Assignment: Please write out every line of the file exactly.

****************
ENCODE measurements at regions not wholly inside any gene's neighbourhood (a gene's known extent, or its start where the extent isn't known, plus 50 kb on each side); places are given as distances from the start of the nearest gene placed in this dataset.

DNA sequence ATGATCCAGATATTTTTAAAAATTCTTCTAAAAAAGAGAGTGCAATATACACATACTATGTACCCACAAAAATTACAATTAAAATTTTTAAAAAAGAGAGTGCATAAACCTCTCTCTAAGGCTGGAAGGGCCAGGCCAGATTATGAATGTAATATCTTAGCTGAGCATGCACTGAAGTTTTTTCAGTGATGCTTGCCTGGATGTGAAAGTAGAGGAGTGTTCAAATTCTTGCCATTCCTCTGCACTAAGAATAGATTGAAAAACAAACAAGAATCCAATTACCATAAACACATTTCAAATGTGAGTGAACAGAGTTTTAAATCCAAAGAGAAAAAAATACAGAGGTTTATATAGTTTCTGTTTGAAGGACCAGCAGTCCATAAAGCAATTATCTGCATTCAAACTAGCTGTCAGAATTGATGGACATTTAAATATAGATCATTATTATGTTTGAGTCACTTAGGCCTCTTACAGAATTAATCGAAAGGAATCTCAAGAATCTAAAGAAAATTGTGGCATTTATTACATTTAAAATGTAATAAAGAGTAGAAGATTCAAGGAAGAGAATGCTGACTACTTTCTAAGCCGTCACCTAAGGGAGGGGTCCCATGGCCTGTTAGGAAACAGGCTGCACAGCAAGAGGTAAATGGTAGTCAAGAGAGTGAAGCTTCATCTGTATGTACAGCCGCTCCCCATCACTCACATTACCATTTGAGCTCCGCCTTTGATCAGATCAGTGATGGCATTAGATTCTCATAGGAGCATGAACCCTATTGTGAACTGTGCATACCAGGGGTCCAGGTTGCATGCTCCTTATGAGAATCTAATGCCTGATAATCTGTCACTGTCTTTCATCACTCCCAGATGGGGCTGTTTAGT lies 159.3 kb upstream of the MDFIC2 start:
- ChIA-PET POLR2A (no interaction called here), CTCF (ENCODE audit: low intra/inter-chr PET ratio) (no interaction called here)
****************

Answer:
ENCODE measurements at regions not wholly inside any gene's neighbourhood (a gene's known extent, or its start where the extent isn't known, plus 50 kb on each side); places are given as distances from the start of the nearest gene placed in this dataset.

DNA sequence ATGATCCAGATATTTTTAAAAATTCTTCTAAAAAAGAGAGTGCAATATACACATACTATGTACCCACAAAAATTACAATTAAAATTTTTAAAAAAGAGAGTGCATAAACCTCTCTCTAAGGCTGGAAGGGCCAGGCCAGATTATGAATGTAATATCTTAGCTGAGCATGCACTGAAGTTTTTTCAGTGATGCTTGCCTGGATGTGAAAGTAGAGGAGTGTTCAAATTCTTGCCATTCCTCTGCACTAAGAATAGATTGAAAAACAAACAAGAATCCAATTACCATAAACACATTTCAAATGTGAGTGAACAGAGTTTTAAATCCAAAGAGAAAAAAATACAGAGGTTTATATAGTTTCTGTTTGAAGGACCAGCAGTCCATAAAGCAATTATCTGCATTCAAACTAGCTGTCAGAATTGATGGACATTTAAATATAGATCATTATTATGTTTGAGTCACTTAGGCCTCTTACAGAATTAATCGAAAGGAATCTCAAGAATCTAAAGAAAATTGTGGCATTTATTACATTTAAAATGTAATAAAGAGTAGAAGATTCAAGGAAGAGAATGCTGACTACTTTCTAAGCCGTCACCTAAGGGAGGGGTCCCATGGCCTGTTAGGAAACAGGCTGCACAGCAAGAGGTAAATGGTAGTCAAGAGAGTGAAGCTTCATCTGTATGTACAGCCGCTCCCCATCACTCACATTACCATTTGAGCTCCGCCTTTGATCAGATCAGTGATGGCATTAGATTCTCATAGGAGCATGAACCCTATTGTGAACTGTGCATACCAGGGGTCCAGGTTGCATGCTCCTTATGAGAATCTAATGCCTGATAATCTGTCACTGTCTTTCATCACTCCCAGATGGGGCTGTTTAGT lies 159.3 kb upstream of the MDFIC2 start:
- ChIA-PET POLR2A (no interaction called here), CTCF (ENCODE audit: low intra/inter-chr PET ratio) (no interaction called here)